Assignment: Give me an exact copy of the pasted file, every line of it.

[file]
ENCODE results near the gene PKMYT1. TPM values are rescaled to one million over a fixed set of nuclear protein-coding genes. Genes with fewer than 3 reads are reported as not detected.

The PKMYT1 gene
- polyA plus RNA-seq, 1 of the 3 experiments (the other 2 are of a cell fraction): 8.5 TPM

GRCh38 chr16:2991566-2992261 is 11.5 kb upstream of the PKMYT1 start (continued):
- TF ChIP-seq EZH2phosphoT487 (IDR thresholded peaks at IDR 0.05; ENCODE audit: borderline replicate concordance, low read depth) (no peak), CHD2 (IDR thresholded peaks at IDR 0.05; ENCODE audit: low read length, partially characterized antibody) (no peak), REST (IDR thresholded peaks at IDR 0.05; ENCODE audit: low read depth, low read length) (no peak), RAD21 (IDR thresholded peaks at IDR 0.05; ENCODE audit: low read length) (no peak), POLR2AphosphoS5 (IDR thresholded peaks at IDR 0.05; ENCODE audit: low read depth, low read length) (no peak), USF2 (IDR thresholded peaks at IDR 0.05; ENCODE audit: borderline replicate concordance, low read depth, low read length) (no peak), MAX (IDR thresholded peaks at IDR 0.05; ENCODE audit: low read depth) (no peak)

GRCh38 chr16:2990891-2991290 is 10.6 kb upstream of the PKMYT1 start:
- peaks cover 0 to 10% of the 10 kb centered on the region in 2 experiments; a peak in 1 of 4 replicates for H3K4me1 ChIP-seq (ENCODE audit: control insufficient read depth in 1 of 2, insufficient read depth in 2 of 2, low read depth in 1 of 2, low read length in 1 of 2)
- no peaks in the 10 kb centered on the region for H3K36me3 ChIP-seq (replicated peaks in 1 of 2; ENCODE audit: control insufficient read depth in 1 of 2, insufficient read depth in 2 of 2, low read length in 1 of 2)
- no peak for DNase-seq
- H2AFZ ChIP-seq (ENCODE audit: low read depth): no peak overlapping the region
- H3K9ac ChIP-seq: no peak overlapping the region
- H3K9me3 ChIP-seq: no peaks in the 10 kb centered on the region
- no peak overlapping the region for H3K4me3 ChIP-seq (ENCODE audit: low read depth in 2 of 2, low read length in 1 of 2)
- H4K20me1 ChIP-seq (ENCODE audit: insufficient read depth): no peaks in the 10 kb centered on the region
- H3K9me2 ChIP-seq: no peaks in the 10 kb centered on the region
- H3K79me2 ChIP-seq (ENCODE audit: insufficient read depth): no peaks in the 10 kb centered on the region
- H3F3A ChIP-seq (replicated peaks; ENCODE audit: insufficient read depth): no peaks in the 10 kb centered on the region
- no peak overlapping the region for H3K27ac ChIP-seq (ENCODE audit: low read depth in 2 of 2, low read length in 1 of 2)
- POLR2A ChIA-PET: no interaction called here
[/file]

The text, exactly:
ENCODE results near the gene PKMYT1. TPM values are rescaled to one million over a fixed set of nuclear protein-coding genes. Genes with fewer than 3 reads are reported as not detected.

The PKMYT1 gene
- polyA plus RNA-seq, 1 of the 3 experiments (the other 2 are of a cell fraction): 8.5 TPM

GRCh38 chr16:2991566-2992261 is 11.5 kb upstream of the PKMYT1 start (continued):
- TF ChIP-seq EZH2phosphoT487 (IDR thresholded peaks at IDR 0.05; ENCODE audit: borderline replicate concordance, low read depth) (no peak), CHD2 (IDR thresholded peaks at IDR 0.05; ENCODE audit: low read length, partially characterized antibody) (no peak), REST (IDR thresholded peaks at IDR 0.05; ENCODE audit: low read depth, low read length) (no peak), RAD21 (IDR thresholded peaks at IDR 0.05; ENCODE audit: low read length) (no peak), POLR2AphosphoS5 (IDR thresholded peaks at IDR 0.05; ENCODE audit: low read depth, low read length) (no peak), USF2 (IDR thresholded peaks at IDR 0.05; ENCODE audit: borderline replicate concordance, low read depth, low read length) (no peak), MAX (IDR thresholded peaks at IDR 0.05; ENCODE audit: low read depth) (no peak)

GRCh38 chr16:2990891-2991290 is 10.6 kb upstream of the PKMYT1 start:
- peaks cover 0 to 10% of the 10 kb centered on the region in 2 experiments; a peak in 1 of 4 replicates for H3K4me1 ChIP-seq (ENCODE audit: control insufficient read depth in 1 of 2, insufficient read depth in 2 of 2, low read depth in 1 of 2, low read length in 1 of 2)
- no peaks in the 10 kb centered on the region for H3K36me3 ChIP-seq (replicated peaks in 1 of 2; ENCODE audit: control insufficient read depth in 1 of 2, insufficient read depth in 2 of 2, low read length in 1 of 2)
- no peak for DNase-seq
- H2AFZ ChIP-seq (ENCODE audit: low read depth): no peak overlapping the region
- H3K9ac ChIP-seq: no peak overlapping the region
- H3K9me3 ChIP-seq: no peaks in the 10 kb centered on the region
- no peak overlapping the region for H3K4me3 ChIP-seq (ENCODE audit: low read depth in 2 of 2, low read length in 1 of 2)
- H4K20me1 ChIP-seq (ENCODE audit: insufficient read depth): no peaks in the 10 kb centered on the region
- H3K9me2 ChIP-seq: no peaks in the 10 kb centered on the region
- H3K79me2 ChIP-seq (ENCODE audit: insufficient read depth): no peaks in the 10 kb centered on the region
- H3F3A ChIP-seq (replicated peaks; ENCODE audit: insufficient read depth): no peaks in the 10 kb centered on the region
- no peak overlapping the region for H3K27ac ChIP-seq (ENCODE audit: low read depth in 2 of 2, low read length in 1 of 2)
- POLR2A ChIA-PET: no interaction called here